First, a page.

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Reaching for the Moon (1930)

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Ratings: 6.1/10 from 209 users  
Reviews: 15 user | 3 critic

Wall Street wizard, Larry Day, new to the ways of love, is coached by his valet. He follows Vivian Benton on an ocean liner, where cocktails, laced with a "love potion," work their magic. ... See full summary »



(based on a story: with music), , 1 more credit »
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Title: Reaching for the Moon (1930)

Reaching for the Moon (1930) on IMDb 6.1/10

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Complete credited cast:
Larry Day
Vivien Benton
Roger - the Valet
Claud Allister ...
Sir Horace Partington Chelmsford
Jack Mulhall ...
Jimmy Carrington
Walter Walker ...
James Benton
Kitty - Aero Girl With Long Earrings
Helen Jerome Eddy ...
Larry's Secretary


Wall Street wizard, Larry Day, new to the ways of love, is coached by his valet. He follows Vivian Benton on an ocean liner, where cocktails, laced with a "love potion," work their magic. He then loses his fortune in the market crash and feels he has also lost his girl... Written by Herman Seifer <>

Plot Summary | Add Synopsis


What excitement! What novelty! What modern day splendor. Fairbanks in a three-mile-a-minute comedy-drama.


Comedy | Music | Romance


Unrated | See all certifications »




Release Date:

21 February 1931 (USA)  »

Also Known As:

Lucky Break  »

Company Credits

Show detailed on  »

Technical Specs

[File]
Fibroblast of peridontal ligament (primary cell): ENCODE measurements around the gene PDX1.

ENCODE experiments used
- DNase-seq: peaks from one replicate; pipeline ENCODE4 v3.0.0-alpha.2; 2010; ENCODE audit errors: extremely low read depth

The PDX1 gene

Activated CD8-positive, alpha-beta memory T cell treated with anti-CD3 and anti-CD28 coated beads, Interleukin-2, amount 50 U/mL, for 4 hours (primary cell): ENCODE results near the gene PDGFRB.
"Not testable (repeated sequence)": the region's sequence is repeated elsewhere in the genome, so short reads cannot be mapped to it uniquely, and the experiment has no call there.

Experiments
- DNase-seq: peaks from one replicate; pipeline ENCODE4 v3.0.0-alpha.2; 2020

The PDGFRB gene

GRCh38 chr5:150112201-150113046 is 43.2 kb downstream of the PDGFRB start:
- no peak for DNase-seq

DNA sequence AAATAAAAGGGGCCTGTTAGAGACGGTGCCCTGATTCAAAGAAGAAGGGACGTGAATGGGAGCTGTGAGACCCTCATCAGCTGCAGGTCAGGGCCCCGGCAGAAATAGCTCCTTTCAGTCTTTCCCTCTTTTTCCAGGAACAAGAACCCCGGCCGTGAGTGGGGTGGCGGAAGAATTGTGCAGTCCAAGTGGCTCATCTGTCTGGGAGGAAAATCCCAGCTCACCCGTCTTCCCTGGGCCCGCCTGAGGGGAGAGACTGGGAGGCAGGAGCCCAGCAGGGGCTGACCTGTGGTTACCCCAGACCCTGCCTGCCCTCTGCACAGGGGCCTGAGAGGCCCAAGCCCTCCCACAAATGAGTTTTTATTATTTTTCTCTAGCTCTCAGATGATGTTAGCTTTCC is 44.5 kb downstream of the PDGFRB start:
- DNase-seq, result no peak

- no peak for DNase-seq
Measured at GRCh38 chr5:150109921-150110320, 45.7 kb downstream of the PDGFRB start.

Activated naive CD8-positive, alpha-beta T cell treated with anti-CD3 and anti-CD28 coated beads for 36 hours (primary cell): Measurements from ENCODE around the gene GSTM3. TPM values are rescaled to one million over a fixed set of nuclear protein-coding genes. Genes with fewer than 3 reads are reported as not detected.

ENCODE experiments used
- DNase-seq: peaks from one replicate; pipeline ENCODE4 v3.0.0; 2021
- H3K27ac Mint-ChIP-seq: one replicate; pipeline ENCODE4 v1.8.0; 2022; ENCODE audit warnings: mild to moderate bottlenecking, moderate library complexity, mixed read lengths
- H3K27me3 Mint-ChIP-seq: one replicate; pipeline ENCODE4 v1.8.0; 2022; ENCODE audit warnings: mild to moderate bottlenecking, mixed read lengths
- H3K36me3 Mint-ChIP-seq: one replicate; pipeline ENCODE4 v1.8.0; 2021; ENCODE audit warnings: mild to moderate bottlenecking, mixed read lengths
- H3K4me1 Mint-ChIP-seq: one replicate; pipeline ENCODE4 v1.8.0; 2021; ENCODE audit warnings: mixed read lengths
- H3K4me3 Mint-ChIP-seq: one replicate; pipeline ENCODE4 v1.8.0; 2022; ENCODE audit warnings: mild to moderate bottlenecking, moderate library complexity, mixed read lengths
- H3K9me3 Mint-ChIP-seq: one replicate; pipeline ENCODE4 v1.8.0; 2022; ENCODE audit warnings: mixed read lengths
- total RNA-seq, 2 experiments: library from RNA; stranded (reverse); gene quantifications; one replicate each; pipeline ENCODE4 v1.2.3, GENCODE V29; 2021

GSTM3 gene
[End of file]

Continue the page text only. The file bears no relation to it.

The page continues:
(shortened) | (original release) | (Ontario)

Sound Mix:

Aspect Ratio:

1.20 : 1
See  »

Did You Know?


Prior to Douglas Fairbanks taking the male lead, Lawrence Gray and Jack Whiting had been candidates to play the financial baron Larry Day. See more »


Roger: I beg pardon, sir. Do you ever dream of girls?
Larry Day: [laughs] No, when I dream, it's usually about horses.
Roger: Technically, much safer, sir.
See more »


When the Folks High Up Do the Mean Low-Down
Written by Irving Berlin
Sung by Bing Crosby, Bebe Daniels, June MacCloy and chorus
See more »

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User Reviews

Search out the long version, or be confused!
16 August 2005 | by (Chattanooga, TN) – See all my reviews

At not quite 71 minutes, the version of this film that I have seen is even shorter than the theatrically shortened version listed by IMDb, although it does retain the Crosby footage. Perhaps the severe editing is one reason that I found this to be the most confused (and confusing) film of its period. We are given no clue as to why characters suddenly behave in a completely different way than they have previously conducted themselves, allegiances dissolve and reform for no apparent reason, and what might have made for an interesting plot twist (the introduction of drugs into a cocktail by Horton as valet) becomes no more than an excuse for Fairbanks's financial wizard to leap around his stateroom like a monkey playing football. Still, all the actors seem to be giving it everything they've got, trying to put the script across, and being able to see the three leads and Bing at the top of their games is the only thing that makes this movie watchable.

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